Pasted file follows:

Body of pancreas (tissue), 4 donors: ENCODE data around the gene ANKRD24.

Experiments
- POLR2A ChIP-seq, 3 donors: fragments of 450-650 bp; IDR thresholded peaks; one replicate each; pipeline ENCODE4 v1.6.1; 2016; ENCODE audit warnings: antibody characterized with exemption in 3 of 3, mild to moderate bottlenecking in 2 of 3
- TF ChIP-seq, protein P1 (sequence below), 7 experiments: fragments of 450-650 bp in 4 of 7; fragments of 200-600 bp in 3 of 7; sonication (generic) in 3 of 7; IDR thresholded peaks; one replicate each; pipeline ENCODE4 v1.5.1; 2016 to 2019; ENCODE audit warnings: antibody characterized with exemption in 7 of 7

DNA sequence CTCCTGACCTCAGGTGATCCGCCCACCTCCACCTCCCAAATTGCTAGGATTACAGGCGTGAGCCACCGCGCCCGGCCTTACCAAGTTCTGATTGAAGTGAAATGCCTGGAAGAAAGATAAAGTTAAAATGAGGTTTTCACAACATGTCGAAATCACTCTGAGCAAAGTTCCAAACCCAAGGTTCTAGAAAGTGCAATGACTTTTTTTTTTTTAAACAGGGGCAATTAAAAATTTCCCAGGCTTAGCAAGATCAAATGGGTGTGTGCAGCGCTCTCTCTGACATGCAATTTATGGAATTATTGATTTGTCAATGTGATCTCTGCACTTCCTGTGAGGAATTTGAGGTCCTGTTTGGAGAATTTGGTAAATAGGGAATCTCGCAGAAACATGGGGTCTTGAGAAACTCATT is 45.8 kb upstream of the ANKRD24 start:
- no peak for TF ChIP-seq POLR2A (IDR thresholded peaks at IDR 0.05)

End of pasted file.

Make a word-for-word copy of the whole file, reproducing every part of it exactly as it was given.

Body of pancreas (tissue), 4 donors: ENCODE data around the gene ANKRD24.

Experiments
- POLR2A ChIP-seq, 3 donors: fragments of 450-650 bp; IDR thresholded peaks; one replicate each; pipeline ENCODE4 v1.6.1; 2016; ENCODE audit warnings: antibody characterized with exemption in 3 of 3, mild to moderate bottlenecking in 2 of 3
- TF ChIP-seq, protein P1 (sequence below), 7 experiments: fragments of 450-650 bp in 4 of 7; fragments of 200-600 bp in 3 of 7; sonication (generic) in 3 of 7; IDR thresholded peaks; one replicate each; pipeline ENCODE4 v1.5.1; 2016 to 2019; ENCODE audit warnings: antibody characterized with exemption in 7 of 7

DNA sequence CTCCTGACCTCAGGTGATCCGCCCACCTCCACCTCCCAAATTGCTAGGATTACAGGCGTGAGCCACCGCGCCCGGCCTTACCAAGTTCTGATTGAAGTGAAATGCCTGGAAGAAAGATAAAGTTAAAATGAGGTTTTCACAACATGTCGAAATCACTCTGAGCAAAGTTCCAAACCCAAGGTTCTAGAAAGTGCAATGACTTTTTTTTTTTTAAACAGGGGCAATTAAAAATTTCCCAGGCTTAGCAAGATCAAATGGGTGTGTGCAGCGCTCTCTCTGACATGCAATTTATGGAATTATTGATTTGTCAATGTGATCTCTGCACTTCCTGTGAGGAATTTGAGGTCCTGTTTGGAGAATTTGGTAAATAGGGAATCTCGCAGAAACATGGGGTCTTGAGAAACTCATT is 45.8 kb upstream of the ANKRD24 start:
- no peak for TF ChIP-seq POLR2A (IDR thresholded peaks at IDR 0.05)